Covenants of Christ – Part 2

The First Covenant: The Covenant of Creation

Genesis 1 and 2 record interactions between the Creator God and humanity that I and others have come to see as indicating a covenant being made. God makes the world and tells the land and seas to produce life in abundance. He also makes two human beings and tells them also to multiply in abundance. The humans are also to rule the world on God’s behalf.

According to O. Palmer Robertson there are three ordinances embedded in the creation’s structure” that must be observed if human beings are to be obedient to God’s creational orderings:

Sabbath – “By sanctifying the Sabbath, God has indicated that he expects men regularly to bring themselves as well as the fruit of their labor to be consecrated before him.” (p.69)

This Sabbath principle has been applied in various ways in various ways among God’s people, including yearly Sabbaths and Sabbath years.

It also plays out in the idea of God bringing “rest” to Israel in the Promised Land. God denies this rest to Israel because of sin (Ps. 95:11), establishing a “Sabbath” that yet remains for the people of God (Heb. 4:8-9). Israel’s 70 years of captivity are described in Sabbath terms as and enforcement of disregarded Sabbath years for Israel (2 Chron. 36:21). Daniel’s 70 sevens are a prophetic-style reinforcement of the Sabbath principle  that looks forward to the promised “rest.”

Palmer suggests that the seventh day of creation’s Sabbath looked forward to redemption, so Christians must understand Sabbath in a fresh way when looking back on its fulfilment in Jesus Christ. This justifies its moving from the seventh to the first day of the week in recognition of the fact that the new creation begins with a salvation already accomplished, into which the Christian is already made alive again.

I agree with his first three points, but have difficulty with the fourth. While I see the logic of seeing newness of life as the starting point of Christian perception of Sabbath, I wonder if he has truly captured the creational perspective of the seventh-day Sabbath with a shift to the first day for Christians.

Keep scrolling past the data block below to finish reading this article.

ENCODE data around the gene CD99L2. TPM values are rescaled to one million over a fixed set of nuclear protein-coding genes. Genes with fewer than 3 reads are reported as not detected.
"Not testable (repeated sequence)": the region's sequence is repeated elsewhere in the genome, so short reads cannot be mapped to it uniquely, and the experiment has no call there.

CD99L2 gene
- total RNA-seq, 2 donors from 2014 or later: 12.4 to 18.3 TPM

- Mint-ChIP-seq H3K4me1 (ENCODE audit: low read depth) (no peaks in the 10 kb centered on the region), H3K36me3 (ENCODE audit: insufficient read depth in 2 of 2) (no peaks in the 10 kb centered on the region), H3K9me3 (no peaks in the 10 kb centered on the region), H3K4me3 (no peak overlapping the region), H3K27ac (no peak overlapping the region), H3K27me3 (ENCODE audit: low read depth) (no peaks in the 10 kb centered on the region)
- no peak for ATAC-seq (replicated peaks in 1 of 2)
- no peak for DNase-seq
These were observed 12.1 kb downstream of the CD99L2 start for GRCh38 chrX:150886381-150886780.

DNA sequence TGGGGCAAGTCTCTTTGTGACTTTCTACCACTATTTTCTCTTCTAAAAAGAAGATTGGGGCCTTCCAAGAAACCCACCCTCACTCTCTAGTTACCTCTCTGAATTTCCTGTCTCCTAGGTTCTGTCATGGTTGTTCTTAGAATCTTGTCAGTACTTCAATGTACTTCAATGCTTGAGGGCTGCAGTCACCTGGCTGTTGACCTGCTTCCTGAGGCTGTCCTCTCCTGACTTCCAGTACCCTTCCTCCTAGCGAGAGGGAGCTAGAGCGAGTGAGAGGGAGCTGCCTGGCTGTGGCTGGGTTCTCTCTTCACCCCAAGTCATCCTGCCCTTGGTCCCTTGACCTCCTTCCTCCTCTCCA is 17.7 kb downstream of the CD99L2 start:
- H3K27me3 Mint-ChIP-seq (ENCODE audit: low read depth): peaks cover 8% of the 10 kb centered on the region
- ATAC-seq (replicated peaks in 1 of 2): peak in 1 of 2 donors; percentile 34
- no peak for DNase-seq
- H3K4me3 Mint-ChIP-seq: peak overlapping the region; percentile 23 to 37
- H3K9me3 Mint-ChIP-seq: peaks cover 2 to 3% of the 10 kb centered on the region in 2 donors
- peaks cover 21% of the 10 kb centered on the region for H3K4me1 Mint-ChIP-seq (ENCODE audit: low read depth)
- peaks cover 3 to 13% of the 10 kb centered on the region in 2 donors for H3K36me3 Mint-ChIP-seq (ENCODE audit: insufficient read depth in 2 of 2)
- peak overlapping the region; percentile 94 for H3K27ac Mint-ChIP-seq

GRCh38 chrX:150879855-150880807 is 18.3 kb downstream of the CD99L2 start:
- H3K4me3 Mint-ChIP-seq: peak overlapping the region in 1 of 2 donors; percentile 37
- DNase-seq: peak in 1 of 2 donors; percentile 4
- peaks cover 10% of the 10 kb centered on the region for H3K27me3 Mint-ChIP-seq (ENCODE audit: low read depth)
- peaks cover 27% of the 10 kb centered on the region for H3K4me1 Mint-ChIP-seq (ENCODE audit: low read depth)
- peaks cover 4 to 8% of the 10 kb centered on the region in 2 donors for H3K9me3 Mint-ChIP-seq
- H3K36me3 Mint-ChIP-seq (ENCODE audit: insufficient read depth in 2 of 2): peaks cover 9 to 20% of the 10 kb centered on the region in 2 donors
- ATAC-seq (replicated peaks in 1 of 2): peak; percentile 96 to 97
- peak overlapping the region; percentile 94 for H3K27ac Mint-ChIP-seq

1) The original creation came into being largely before God created humanity. Human interaction with the creation began toward the end of the sixth day. The Sabbath had to be revealed to a creature that had neither experienced the five preceding days nor most of the sixth day. Human beings hadn’t done any work yet. Why did they need to rest?

2) The seventh day celebrated a completed work of creation. Jesus has inaugurated the New Creation, but has not yet completed the restoration of all things nor the revealing of the sons of God (Rom. 8:18-27 – note the future tense). This is a weak justification for changing the day of rest to the first day.

3) The prophet Zechariah foresees a time when all the nations that have been at war with Jerusalem “will go up year after year to worship the King, the LORD Almighty, and to celebrate the Feast of Tabernacles” (Zech. 14:16). It seems strange for all nations to observe an annual Israelite Sabbath, yet Christians must shift the weekly Sabbath to the first day of the week. Something does not compute.

4) The Sabbath is not formally required of any group in the Scriptures until it is presented to His priestly kingdom of Israel in the wilderness during their Exodus from Egypt. This comes after a salvation He graciously granted them. [That would have been a perfect opportunity to shift the weekly Sabbath too.] What it suggests instead is that God gave a Sabbath that was His alone to a people who would function as priests on His behalf. For Christians it is fair to argue that it has been spiritualized into a restoration of relationship with God through Christ. It is not fair to argue that it remains binding physically on a different day of the week.

The next post will cover the other two creation ordinances as well as the specific test of the first human beings.

About John Valade

I facilitate and teach in Wascana Fellowship. I have been married to Wanda since 1984. M.Div. from Briercrest Seminary, SK in 2011 and B.R.E. Canadian Bible College (now Ambrose University College) in 2000.
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